Track & Field
A powerful case can be made that when Craig Virgin’s accomplishments on the track, in cross-country and in road racing are combined, he stands alone as the top distance runner in U.S. history. A farmboy from Lebanon, Ill., Virgin was a member of three U.S. Olympic teams, in 1976, 1980 and 1984. In 1980, with 25,000 spectators lining the course in Paris, he became the first American male to win the World Cross-Country Championship in the 77-year history of the event. He beat a field of 190 runners from 30 nations. He swept across the finish line, hands raised, flashing two V’s, one for victory, the other for Virgin. He repeated his win in 1981 in Madrid, Spain.
At the University of Illinois, he won the 1975 NCAA cross-country title. Between his sophomore year at Lebanon High School and his senior year at Illinois he won 95 of 100 cross-country races. Impressive? How about this? He won his final 48 high school cross-country meets in a row, establishing course marks in 47 of them. Cross-country was always Virgin’s passion. And 39 years after he established the Illinois high school cross-country record, it remains unbroken to this day.
Still, no American athlete was victimized more than Virgin by President Jimmy Carter’s imposed U.S. boycott of the 1980 Moscow Olympics. Virgin’s 10,000 meter time that year was not only the second fastest in history, it also was 13 seconds faster than the winning time in Moscow. Virgin did all this with a right kidney that functioned at 25 percent.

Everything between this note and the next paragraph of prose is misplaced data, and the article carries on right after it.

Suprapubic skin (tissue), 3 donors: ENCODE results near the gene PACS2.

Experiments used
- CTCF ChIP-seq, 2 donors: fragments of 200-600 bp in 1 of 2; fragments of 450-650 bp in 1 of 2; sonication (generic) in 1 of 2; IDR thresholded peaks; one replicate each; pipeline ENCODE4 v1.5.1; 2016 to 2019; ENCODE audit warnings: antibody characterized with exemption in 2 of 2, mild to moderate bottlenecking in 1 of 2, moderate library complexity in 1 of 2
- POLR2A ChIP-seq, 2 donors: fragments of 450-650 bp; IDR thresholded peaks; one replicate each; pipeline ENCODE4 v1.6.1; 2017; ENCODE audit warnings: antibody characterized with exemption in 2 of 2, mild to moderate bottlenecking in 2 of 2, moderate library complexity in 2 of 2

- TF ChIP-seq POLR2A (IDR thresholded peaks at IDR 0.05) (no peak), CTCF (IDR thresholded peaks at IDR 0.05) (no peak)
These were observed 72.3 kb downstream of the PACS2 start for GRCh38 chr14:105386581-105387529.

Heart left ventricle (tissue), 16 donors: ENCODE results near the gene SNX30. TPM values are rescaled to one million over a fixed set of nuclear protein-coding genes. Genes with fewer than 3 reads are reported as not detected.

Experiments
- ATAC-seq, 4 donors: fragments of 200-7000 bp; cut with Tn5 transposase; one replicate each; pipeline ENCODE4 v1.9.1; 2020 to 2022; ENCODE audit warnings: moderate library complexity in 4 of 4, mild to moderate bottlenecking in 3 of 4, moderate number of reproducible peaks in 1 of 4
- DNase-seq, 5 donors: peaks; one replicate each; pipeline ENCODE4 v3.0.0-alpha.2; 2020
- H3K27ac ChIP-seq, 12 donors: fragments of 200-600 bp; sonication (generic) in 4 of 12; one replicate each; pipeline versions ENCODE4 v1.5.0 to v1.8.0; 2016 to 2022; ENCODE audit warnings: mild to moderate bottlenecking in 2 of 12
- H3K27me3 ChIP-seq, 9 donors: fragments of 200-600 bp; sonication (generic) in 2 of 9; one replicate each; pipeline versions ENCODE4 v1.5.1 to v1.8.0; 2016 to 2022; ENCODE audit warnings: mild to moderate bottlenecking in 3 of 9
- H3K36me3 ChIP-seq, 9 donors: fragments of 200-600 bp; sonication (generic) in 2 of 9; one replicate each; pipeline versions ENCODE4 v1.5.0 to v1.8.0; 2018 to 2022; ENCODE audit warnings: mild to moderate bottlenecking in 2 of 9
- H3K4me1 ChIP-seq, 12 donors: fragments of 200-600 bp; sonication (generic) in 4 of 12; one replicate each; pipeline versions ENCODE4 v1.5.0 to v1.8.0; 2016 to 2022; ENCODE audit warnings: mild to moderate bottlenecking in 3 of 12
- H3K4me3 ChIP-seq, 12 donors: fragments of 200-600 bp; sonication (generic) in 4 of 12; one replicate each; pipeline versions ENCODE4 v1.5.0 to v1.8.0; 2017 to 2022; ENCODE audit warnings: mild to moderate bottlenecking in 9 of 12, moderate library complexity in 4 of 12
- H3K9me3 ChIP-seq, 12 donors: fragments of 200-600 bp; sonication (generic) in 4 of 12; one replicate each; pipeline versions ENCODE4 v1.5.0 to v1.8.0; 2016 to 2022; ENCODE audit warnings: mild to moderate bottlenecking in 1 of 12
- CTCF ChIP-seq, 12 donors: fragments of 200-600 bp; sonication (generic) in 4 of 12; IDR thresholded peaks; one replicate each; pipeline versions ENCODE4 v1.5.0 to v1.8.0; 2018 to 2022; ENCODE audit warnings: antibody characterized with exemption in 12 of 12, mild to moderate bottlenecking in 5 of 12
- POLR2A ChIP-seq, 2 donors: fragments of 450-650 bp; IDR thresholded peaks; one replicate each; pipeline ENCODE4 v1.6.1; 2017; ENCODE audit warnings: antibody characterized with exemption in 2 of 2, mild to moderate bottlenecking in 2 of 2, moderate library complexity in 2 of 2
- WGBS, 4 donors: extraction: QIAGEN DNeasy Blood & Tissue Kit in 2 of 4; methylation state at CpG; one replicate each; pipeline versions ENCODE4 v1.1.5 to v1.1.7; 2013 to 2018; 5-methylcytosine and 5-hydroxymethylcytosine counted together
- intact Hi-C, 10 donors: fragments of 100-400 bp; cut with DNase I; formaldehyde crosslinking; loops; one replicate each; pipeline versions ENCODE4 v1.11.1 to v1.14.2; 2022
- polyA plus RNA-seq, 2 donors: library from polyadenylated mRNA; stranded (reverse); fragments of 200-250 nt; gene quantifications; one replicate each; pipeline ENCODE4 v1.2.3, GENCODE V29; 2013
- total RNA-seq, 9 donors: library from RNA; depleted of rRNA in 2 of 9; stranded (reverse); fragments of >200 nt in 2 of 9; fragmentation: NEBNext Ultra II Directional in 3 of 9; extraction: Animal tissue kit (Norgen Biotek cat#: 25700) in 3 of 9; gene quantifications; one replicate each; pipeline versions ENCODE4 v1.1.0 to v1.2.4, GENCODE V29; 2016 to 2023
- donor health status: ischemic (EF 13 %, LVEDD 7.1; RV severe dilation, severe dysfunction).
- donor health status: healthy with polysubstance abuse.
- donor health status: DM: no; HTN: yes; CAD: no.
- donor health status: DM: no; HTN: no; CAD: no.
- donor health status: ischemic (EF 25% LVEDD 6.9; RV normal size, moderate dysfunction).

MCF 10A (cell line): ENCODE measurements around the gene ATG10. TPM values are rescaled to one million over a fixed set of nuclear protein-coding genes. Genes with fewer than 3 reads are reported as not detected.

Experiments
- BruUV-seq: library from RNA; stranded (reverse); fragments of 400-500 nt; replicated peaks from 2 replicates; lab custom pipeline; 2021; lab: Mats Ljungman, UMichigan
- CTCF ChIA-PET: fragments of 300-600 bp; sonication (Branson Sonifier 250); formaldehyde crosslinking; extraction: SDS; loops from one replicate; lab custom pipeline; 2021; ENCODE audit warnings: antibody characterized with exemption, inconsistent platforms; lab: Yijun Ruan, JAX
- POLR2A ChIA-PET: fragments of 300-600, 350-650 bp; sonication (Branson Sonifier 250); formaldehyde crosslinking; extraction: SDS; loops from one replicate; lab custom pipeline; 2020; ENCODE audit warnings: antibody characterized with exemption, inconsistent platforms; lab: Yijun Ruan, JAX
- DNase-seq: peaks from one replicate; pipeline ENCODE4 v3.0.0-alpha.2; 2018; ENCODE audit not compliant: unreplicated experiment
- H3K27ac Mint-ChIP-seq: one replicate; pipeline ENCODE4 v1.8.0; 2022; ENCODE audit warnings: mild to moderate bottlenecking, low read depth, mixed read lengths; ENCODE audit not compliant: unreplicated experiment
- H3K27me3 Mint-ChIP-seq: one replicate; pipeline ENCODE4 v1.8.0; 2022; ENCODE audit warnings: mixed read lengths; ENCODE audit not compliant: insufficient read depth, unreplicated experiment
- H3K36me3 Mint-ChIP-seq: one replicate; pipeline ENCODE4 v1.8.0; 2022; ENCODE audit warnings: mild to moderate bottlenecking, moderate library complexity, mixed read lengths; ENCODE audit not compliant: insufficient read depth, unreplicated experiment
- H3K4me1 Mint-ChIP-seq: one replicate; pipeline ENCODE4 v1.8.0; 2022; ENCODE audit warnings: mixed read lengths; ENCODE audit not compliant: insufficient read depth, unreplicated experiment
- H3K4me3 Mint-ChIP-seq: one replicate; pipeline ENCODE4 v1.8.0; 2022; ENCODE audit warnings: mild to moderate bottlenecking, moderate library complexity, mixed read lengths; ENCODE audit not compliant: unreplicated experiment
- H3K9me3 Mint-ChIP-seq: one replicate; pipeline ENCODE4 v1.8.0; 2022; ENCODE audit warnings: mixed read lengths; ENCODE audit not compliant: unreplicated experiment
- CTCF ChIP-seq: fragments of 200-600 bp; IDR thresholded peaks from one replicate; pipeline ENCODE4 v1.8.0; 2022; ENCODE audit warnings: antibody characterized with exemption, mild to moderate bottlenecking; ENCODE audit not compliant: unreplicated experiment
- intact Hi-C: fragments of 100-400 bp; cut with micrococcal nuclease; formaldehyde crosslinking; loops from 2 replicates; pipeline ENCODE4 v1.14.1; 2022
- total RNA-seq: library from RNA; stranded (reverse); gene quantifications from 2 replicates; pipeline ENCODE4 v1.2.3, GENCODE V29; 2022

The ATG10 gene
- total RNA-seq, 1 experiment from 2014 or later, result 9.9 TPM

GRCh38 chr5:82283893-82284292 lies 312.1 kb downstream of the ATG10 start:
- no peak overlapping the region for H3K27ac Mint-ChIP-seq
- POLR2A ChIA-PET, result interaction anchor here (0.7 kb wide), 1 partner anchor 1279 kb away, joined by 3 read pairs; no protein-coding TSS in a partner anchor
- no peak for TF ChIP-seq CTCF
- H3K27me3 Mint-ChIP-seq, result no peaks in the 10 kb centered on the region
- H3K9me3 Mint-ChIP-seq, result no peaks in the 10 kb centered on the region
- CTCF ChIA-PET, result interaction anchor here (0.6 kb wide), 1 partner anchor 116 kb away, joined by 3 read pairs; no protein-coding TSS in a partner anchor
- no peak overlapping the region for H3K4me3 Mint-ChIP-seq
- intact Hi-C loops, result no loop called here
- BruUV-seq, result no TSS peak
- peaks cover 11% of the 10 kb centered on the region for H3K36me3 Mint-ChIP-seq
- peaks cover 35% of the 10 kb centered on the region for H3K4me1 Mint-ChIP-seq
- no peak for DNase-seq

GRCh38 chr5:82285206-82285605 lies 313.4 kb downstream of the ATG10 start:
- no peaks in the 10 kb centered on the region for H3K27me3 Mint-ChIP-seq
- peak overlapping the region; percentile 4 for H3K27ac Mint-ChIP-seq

When, in the fullness of time, Virgin reflects on his life it is with the eerie realization that on several occasions he’s escaped a brush with death. He was 5 when physicians discovered a congenital defect in his kidney. Surgery was performed, but six months later Virgin’s left kidney showed similar signs of destruction. Doctors told his parents there was a chance he wouldn’t live past age 16. He underwent more surgery when he was 13. Football was out of the question, so he ran. Acclaim came quickly. When he was a senior at Lebanon, he broke the national high school two-mile track record with a deteriorating right kidney as an obstacle. His was a sinewy will – “just plain stubbornness,” says his mother. He willed himself in races into outer reaches that most people can’t imagine or touch.
Virgin retired from competitive running in 1992. Before he quit, though, he enjoyed a string of amazing successes in road races. Among the highlights was a second place in the 1981 Boston Marathon.
In 1994, on Good Friday, the defective kidney was surgically removed. It was 10 times its usual size. He was 38 years old. In his brilliant career he rarely lost, but at 6:20 p.m. on Jan. 29, 1997, he came close. His Nisson 240 SX collided with a car going the wrong way on I-64 near the 25th street exit in East St. Louis. The cars slammed head-on with an estimated combined speed of 120 miles an hour. Miraculously, he never lost consciousness. His car had no airbag. His seatbelt may have saved him. Both ankles were shattered. “I dodged a big bullet,” Virgin said. “I told myself after that I can handle anything more God gives me. I’m alive. I’m going to walk. . .and run again.”
In December, Virgin will be inducted into the USA National Track & Field Hall of Fame during the USA Track & Field national convention to be held in St. Louis. “I’m proud to join so many of my heroes in the Hall of Fame,” he said.
– Dave Dorr